When corrected for age, this difference was borderline significant (P-value 0.05). The cumulative incidences of malignancies were similar in both groups (9% vs. 10%). Diabetes mellitus, on the other hand, this website occurred significantly more often in HIV-positive than in HIV-negative patients (12% vs. 7%, adjusted
P-value 0.006). All but one of the HIV-positive patients were on HAART when their diabetes was diagnosed. The prevalence of chronic hepatitis C infection was not associated with HIV status. Body mass indexes (BMI) could be calculated for 42 HIV-positive (72%) and 134 HIV-negative haemophilia patients (88%). Mean BMI was significantly lower in the HIV-positive patients (22.1 vs. 25.7 kg m−2, adjusted P-value < 0.001), and the prevalences of overweight (BMI 25.1–30.0 kg m−2) and obesity (BMI >30.0 kg m−2) were also much lower in these patients (10% and 2% vs. 45% and 10% respectively). Thirty-one HIV-positive patients (52%) were deceased at the end of follow-up. Causes of death are shown in Table 3. Death was reported to be solely AIDS related in 19 patients (61%) and caused by a combination BGB324 chemical structure of HIV and hepatitis C in three patients (10%). Mean age at death was 36.9 years (range: 14–65 years). All but two AIDS-related deaths occurred in patients who were not on HAART. Only the two lymphoma patients were on HAART at time of diagnosis, but the second patient had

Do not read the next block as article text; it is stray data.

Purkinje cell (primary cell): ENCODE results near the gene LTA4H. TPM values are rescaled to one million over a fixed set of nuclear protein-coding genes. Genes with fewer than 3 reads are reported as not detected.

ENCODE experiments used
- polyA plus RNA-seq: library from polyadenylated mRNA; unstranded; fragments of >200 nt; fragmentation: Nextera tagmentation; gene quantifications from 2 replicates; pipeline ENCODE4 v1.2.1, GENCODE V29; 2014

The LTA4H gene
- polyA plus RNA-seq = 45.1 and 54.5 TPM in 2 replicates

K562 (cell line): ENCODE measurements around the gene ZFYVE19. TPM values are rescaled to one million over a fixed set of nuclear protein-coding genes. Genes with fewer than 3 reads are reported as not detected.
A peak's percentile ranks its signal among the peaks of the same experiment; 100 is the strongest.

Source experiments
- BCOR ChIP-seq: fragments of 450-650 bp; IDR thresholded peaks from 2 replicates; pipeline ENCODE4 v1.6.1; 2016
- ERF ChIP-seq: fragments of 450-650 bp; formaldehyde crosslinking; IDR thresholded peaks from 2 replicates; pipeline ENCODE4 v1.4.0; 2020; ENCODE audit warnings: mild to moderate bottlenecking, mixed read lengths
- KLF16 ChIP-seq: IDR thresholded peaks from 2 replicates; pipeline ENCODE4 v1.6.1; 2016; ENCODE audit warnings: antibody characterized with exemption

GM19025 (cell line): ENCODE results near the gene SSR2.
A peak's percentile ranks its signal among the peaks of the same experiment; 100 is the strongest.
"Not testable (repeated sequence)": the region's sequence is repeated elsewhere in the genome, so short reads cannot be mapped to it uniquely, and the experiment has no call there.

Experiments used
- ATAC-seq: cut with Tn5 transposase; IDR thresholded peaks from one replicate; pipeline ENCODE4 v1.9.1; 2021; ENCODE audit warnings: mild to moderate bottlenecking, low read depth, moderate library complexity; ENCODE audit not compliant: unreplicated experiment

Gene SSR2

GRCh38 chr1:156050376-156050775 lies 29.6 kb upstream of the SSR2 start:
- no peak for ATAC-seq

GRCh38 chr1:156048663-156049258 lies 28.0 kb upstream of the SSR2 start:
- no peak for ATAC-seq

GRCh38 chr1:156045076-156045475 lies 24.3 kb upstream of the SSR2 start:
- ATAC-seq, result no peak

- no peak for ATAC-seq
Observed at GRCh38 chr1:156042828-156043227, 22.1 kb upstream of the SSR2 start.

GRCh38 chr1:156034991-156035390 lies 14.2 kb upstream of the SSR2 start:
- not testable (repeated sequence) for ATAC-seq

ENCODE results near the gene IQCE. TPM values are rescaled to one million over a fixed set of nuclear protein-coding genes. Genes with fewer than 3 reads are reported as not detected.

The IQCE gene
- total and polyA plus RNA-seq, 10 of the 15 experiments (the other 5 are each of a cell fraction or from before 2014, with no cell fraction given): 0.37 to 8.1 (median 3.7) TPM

started this treatment only a few months earlier. In one other patient on HAART, death was reported to be caused by a combination of HIV and hepatitis C. Median interval between HIV seroconversion and death was 11 years (range: 4–26 years). No fatal non-virus related malignancies occurred in our cohort, nor were there any fatal ischaemic cardiovascular
events. Interestingly, seven of nine HIV-infected haemophilia B patients (78%) were deceased, but only 24 of 51 HIV-infected MCE公司 haemophilia A patients (47%). Death was solely or partially AIDS related in five haemophilia B patients (71%) and in 17 haemophilia A patients (71%). Median interval between HIV seroconversion and death was similar across haemophilia types (10 years in haemophilia B and 11 years in haemophilia A, P-value 0.21). In comparison, 28 of the 152 HIV-negative severe controls (18%) were deceased at the end of follow-up. Main causes of death in these patients were intracranial bleeding, malignancies, hepatitis C, other bleedings and infections. Compared with the HIV-negative patients, the age-adjusted odds ratio for dying was 4.1 in HIV-positive patients (95% CI: 1.9–8.7, P-value < 0.001). The cumulative survival since 1980 for both the HIV-positive and HIV-negative patients with severe haemophilia is shown in Fig. 2. Fifty patients (83%) ever received antiretroviral treatment, 32 of whom were treated with HAART. Median month of start of HAART was January 1997 (range: January 1996–April 2008). Of the 27 patients who were still alive and treated at our centre in 2010, 25 (93%) were on HAART.